How to Clean a Wild Hog

by Quinn Marshall
An adult wild hog can yield a hundred pounds or more of meat.

An adult wild hog can yield a hundred pounds or more of meat.

Wild hogs, sometimes referred to as wild boar, are native to Europe, Africa and Asia, and have become an established species in North America. Wild hogs can be legally hunted in most parts of the world, and are killed for their tusks, hide and meat. A wild hog must be properly cleaned before it can be cooked and consumed as food. Cleaning a wild hog on the field may be necessary if it weighs too much to transport.

Preparing

Scrub the wild hog's skin with warm water using an abrasive scrub brush to remove any debris and insects that may contaminate the meat. Rinse thoroughly with water using a bucket.

Insert the gambreal hooks into the hog's hind knee joints.

Thread cord through both gambrel hooks. Throw the cord over a sturdy tree branch, beam or post. Hoist the hog into the air so its anus is level with your shoulders.

Place a bucket beneath the wild hog to catch the internal organs as they fall.

Dip a whetstone in water and place it nearby so you can periodically sharpen your knife when necessary.

Skinning

Severe the skin of the hog from anus to neck using a sharp knife. Slice the circumference of the hog's neck and each of the hog's legs approximately six inches above the hooves. Slice vertically down the inside of the hog's legs to the vertical slice down the hog's stomach.

Peel the edge of the skin back from the slice down the hog's stomach and sheer at it with the edge of the knife while pulling the skin taunt. Work from the hog's anus downward. The skin should be removed in one piece.

Inspect for any missed sections of skin. If any skin remains, remove it using a knife.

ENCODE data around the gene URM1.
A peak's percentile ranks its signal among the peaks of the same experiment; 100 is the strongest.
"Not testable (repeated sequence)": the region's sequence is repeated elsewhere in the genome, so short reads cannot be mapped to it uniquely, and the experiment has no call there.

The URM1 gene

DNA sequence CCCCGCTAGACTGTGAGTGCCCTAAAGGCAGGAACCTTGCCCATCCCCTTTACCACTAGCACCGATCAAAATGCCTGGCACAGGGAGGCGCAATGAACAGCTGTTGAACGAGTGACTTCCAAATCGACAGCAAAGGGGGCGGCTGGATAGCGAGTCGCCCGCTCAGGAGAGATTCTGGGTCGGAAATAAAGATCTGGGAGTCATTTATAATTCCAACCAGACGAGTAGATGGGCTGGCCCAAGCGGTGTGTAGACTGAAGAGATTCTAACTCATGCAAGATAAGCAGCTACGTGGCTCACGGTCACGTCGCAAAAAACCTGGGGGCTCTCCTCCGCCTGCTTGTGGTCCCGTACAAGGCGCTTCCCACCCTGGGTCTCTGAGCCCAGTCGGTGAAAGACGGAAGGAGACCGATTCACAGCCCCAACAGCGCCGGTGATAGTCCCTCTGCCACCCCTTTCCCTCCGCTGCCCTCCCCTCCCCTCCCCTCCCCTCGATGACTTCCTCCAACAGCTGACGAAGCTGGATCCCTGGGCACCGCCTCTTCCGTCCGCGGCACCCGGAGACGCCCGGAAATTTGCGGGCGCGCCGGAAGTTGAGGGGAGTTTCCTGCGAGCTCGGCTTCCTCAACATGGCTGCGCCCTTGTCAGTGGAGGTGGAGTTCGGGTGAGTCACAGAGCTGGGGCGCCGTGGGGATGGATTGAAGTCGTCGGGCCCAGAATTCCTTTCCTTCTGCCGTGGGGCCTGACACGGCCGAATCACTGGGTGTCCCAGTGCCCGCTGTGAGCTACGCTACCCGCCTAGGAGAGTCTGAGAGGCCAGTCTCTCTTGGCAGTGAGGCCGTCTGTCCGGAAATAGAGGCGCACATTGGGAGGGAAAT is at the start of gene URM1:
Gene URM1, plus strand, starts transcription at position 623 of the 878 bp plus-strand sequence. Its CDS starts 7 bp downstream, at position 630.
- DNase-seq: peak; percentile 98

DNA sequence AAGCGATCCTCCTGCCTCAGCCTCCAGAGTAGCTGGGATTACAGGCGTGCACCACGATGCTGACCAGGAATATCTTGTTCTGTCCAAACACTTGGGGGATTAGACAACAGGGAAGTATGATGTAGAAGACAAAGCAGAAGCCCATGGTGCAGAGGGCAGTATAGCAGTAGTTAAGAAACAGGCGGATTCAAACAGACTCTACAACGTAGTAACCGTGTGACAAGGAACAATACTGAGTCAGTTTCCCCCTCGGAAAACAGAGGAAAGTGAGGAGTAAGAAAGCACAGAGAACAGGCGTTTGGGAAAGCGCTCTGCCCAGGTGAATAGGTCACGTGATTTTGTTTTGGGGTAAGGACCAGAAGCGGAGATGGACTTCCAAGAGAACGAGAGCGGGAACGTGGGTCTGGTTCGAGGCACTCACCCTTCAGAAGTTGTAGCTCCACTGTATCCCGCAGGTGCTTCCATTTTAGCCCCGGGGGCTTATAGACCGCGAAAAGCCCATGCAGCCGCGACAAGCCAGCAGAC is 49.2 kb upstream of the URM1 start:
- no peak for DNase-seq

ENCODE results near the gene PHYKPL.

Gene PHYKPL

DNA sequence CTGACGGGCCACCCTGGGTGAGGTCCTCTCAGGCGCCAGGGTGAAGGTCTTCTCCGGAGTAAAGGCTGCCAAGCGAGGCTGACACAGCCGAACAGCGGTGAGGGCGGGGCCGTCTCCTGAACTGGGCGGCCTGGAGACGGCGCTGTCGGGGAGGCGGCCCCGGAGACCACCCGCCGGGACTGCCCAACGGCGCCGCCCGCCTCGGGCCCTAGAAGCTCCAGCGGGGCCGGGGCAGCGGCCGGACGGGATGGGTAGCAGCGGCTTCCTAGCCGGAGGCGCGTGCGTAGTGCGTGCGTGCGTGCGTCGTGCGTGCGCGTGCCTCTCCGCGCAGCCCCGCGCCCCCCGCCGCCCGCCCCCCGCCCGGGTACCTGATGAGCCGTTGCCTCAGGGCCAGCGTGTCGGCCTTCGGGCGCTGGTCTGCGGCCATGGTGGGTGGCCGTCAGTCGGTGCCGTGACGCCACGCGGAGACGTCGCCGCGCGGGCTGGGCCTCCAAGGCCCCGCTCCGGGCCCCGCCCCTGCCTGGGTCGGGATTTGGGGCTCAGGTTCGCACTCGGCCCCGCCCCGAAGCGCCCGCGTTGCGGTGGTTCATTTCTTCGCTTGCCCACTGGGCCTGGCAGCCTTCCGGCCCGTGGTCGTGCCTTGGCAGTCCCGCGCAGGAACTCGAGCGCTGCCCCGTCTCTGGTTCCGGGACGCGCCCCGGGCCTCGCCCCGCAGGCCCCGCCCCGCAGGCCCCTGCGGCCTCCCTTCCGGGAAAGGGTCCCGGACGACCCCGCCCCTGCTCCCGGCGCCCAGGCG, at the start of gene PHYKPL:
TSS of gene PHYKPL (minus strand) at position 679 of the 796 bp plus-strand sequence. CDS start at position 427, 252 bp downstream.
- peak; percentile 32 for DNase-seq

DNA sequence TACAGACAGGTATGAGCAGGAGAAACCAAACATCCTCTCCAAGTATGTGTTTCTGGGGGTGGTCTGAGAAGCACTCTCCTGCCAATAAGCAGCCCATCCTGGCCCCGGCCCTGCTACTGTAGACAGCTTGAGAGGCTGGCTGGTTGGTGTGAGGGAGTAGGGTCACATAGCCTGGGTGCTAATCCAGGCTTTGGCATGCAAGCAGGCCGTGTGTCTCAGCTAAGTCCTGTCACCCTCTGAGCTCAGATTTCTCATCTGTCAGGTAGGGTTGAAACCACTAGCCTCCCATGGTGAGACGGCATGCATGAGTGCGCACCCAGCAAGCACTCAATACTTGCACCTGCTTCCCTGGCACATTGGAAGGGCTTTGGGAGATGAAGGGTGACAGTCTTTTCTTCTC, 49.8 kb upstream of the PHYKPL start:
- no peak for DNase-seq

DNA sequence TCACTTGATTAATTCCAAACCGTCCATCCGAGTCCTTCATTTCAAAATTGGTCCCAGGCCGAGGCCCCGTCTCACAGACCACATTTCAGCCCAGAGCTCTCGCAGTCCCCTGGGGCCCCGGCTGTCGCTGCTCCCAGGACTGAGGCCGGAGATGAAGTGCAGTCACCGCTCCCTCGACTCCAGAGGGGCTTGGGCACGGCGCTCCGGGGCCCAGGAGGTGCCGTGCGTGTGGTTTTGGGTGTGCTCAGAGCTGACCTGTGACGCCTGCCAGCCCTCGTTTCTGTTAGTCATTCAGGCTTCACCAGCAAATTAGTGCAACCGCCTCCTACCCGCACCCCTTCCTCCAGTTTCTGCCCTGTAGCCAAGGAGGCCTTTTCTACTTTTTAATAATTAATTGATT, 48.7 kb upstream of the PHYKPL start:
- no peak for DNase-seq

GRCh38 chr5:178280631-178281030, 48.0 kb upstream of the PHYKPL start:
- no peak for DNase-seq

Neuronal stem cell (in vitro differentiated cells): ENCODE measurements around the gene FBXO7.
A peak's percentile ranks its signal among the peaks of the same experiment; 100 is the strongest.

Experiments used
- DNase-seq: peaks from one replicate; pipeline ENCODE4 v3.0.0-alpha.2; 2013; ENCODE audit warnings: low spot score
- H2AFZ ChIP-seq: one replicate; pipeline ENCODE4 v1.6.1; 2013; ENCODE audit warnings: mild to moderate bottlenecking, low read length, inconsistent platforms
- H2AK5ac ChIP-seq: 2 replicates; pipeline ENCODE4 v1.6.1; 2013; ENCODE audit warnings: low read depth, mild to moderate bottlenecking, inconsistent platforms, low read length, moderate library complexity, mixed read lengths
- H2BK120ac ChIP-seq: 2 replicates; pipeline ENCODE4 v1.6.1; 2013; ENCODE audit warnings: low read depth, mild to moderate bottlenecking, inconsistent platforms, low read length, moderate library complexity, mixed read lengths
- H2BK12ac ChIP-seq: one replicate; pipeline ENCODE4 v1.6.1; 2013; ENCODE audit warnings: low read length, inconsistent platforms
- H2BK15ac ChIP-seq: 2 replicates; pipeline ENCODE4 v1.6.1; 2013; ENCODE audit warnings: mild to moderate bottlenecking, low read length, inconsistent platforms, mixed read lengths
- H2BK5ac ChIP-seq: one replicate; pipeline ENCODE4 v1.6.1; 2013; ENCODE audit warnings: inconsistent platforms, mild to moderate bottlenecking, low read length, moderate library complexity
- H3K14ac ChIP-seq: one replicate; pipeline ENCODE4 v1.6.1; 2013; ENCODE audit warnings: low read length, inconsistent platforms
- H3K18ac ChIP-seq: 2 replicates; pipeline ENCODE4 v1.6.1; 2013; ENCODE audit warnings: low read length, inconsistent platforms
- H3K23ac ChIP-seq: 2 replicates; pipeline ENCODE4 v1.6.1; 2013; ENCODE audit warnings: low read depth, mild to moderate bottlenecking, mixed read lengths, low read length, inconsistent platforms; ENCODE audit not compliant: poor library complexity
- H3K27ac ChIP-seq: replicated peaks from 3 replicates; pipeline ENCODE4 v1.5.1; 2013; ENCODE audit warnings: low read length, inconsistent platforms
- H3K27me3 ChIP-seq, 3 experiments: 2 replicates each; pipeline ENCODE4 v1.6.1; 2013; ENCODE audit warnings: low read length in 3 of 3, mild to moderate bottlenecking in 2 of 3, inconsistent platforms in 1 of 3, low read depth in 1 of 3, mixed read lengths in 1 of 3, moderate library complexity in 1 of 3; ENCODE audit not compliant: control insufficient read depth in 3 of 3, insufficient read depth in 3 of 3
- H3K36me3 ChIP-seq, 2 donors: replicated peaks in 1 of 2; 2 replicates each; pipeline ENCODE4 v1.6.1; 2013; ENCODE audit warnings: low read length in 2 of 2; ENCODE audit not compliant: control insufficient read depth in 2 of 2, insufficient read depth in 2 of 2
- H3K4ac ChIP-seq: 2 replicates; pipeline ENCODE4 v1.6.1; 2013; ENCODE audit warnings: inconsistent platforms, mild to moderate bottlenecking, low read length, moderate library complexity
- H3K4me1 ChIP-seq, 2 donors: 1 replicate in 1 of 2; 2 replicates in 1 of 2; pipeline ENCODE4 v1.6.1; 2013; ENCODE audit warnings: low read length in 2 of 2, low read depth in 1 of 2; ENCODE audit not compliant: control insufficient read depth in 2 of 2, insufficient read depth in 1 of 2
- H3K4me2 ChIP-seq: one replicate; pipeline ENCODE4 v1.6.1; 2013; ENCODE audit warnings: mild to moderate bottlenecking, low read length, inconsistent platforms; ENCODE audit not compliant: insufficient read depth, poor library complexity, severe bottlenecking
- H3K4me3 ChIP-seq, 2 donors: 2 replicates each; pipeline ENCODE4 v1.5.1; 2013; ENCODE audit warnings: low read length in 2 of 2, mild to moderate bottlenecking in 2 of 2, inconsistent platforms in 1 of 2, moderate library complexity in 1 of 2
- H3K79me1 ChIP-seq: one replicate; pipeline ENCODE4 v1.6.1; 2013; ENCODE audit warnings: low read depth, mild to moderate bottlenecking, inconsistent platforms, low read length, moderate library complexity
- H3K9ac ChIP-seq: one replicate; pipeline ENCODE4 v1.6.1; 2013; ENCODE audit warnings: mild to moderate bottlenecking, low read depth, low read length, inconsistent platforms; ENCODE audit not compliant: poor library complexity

Gutting

Cut the skin around the anus, being careful not to severe the intestines. The anus should be completely detached from the body. Do not damage the anus, or fecal matter may contaminate the meat.

Slice the stomach open downward from anus to ribcage. The internal organs will begin to fall out.

Pull the organs downward, severing any ligaments that may be holding them in place. Place the organs into the bucket and then remove the bucket from the working area.

Quartering

Remove the hocks using a hacksaw.

Severe the muscle around the hog's neck using a knife. Once the muscle is severed, use a hacksaw to cut through the hog's neck bone. Discard the head.

Stand so that you are facing the hog's back. Locate the center of the hog's pelvis; it's located behind where the anus used to be. Place a boning saw against the center of the pelvis and saw downward slowly. Once the pelvis splits into two pieces, saw more forcefully downwards through the center of the spine until the hog has been split into two pieces.

Items you will need

  • Bucket
  • Hacksaw
  • Bone saw
  • Water
  • Knife
  • Whetstone
  • Cord
  • Gambrel hooks
  • Butcher paper
  • Scrub brush

Tip

  • Process the wild hog out of direct sunlight if possible. Dispose of the hog's internal organs and head by burying them or leaving them in an empty field for wild life and insects to feed on.

Warning

  • Do not let the hog sit at room temperature too long or it may spoil.

About the Author

Based in New England, Quinn Marshall began her writing career in 2004. She was a featured writer for Laptop Logic and contributes to publications such as "Smashing Magazine."

Photo Credits